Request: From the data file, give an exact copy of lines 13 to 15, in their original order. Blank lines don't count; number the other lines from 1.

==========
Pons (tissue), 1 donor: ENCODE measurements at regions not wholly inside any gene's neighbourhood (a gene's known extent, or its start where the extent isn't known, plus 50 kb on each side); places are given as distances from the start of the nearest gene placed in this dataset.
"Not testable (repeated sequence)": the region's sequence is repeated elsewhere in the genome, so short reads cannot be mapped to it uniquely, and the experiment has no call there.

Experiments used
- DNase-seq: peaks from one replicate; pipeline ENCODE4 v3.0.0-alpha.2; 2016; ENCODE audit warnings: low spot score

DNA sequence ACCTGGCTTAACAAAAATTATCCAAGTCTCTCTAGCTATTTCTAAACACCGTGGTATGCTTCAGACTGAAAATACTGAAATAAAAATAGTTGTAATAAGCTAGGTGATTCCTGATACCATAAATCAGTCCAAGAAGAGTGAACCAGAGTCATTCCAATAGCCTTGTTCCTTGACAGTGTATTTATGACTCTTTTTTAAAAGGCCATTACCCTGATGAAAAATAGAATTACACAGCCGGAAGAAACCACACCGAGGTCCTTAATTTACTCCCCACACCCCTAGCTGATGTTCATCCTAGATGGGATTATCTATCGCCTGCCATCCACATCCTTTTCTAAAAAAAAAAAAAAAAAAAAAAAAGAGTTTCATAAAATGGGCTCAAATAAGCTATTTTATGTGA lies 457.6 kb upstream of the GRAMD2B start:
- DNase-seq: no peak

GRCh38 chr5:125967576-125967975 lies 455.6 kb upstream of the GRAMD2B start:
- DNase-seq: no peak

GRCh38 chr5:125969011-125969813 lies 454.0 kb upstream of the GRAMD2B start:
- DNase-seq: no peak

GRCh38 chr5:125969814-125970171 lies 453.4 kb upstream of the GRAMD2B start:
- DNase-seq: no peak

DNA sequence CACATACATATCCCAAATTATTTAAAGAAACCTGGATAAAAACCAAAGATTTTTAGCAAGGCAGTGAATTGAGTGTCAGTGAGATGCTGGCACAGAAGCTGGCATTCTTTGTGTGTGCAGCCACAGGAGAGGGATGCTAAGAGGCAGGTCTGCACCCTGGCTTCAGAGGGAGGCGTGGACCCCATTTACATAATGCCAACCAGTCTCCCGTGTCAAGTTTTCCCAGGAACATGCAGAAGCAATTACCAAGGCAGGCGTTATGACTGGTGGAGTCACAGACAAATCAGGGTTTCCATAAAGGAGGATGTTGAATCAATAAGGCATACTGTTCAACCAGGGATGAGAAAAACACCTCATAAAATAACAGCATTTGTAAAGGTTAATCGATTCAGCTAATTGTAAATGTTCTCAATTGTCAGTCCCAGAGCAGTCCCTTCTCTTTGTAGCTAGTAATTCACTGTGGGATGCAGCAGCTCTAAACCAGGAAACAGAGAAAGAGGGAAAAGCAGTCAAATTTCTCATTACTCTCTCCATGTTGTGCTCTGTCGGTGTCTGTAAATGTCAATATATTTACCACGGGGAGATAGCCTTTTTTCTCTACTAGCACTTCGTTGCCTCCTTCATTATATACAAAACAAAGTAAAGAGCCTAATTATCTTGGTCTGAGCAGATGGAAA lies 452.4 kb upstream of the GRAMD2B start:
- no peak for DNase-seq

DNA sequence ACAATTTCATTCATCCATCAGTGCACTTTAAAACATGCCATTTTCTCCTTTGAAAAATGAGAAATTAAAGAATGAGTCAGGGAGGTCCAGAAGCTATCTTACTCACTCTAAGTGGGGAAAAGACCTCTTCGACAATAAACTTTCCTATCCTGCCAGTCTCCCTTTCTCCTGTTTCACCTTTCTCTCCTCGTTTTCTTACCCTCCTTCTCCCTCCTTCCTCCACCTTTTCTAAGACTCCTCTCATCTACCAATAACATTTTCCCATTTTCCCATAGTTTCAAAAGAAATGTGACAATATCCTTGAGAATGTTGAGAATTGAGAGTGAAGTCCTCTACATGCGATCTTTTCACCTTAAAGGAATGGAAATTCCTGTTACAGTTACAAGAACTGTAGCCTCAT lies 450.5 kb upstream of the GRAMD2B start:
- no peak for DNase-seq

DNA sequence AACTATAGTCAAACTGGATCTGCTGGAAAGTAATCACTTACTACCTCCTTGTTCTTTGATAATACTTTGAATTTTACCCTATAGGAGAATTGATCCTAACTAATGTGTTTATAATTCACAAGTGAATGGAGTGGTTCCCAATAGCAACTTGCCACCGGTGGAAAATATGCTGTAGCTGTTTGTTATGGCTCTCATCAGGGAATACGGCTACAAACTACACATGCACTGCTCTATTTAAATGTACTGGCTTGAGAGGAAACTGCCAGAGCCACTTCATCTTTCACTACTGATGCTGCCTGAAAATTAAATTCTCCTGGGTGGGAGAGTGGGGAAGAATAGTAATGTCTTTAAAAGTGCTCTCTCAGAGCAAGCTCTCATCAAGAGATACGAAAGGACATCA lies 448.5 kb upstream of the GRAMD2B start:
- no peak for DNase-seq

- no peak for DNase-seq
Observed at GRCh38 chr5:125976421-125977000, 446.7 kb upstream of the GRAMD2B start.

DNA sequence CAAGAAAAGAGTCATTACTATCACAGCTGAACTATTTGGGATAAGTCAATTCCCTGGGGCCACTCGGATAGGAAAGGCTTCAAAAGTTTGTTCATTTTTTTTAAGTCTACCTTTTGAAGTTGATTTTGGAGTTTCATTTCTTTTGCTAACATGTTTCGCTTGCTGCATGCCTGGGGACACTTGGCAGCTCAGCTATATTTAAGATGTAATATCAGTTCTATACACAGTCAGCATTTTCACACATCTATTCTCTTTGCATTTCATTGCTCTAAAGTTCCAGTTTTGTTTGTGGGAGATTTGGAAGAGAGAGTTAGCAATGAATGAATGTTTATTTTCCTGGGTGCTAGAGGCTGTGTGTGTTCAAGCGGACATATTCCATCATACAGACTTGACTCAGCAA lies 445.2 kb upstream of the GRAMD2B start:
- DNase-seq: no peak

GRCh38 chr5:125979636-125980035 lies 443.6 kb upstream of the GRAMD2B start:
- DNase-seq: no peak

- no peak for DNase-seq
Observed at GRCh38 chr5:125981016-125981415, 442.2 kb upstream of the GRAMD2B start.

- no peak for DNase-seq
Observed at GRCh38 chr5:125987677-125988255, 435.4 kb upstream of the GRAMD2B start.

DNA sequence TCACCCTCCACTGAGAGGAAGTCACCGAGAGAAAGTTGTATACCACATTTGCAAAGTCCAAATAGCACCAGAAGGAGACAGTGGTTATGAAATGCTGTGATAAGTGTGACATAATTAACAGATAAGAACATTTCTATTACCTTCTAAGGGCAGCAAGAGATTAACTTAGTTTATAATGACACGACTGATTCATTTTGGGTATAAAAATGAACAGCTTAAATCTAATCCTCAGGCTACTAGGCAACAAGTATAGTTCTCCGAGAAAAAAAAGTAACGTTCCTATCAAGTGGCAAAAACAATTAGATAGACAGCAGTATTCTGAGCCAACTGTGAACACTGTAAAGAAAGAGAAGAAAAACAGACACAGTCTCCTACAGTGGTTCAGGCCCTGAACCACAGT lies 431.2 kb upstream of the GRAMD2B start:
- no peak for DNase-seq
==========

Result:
DNA sequence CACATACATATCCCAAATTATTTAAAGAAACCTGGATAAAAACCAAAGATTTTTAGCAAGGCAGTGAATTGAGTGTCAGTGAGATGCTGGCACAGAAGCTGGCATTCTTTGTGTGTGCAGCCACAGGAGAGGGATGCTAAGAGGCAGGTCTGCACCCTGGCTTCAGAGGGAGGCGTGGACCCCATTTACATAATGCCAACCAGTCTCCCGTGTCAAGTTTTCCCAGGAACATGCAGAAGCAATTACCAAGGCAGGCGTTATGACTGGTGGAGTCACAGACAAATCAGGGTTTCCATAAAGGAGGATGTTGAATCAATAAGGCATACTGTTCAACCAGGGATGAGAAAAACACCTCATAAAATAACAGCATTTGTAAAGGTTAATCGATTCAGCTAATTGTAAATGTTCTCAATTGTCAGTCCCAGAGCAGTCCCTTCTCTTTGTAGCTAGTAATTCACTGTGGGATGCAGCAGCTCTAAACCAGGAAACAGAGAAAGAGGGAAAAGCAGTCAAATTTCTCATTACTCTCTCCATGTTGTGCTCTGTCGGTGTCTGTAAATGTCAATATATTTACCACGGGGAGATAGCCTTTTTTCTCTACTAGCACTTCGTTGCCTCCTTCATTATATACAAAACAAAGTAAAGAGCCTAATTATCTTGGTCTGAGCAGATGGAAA lies 452.4 kb upstream of the GRAMD2B start:
- no peak for DNase-seq

DNA sequence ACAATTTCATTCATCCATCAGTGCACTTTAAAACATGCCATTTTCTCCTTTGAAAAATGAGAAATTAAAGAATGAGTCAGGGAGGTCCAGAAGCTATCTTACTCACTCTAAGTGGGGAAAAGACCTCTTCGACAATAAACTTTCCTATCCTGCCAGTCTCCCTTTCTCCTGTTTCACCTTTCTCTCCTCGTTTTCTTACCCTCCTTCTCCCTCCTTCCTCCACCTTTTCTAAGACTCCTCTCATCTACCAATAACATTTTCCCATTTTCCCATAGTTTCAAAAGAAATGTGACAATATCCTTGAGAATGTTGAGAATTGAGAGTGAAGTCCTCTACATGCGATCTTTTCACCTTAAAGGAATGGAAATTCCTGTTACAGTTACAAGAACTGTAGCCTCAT lies 450.5 kb upstream of the GRAMD2B start: